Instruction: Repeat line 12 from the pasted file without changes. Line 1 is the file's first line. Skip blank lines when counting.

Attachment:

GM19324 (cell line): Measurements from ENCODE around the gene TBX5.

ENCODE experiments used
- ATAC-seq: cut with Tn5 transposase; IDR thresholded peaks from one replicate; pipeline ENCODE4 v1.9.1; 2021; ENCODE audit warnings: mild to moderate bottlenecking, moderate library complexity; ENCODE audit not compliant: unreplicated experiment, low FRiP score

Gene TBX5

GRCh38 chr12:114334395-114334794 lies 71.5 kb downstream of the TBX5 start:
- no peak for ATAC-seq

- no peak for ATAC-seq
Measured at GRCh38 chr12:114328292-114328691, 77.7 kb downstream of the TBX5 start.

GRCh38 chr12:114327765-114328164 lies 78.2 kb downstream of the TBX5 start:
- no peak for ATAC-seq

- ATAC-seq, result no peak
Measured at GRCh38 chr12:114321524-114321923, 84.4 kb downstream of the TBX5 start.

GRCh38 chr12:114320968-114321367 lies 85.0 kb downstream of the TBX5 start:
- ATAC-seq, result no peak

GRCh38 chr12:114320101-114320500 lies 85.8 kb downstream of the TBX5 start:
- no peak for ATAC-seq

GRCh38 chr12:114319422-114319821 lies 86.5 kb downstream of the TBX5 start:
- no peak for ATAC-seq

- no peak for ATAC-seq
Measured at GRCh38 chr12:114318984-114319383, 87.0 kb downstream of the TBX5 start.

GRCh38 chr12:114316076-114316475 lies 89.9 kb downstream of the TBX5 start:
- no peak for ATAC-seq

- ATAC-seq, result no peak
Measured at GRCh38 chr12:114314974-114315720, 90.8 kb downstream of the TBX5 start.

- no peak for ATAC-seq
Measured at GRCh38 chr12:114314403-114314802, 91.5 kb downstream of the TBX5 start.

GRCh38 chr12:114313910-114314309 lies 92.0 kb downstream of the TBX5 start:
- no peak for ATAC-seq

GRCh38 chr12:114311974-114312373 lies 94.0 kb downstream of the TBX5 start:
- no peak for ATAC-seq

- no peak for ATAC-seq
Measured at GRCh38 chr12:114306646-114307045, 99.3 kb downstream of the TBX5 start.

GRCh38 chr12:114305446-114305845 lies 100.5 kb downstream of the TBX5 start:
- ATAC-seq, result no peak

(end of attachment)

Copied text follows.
Measured at GRCh38 chr12:114321524-114321923, 84.4 kb downstream of the TBX5 start.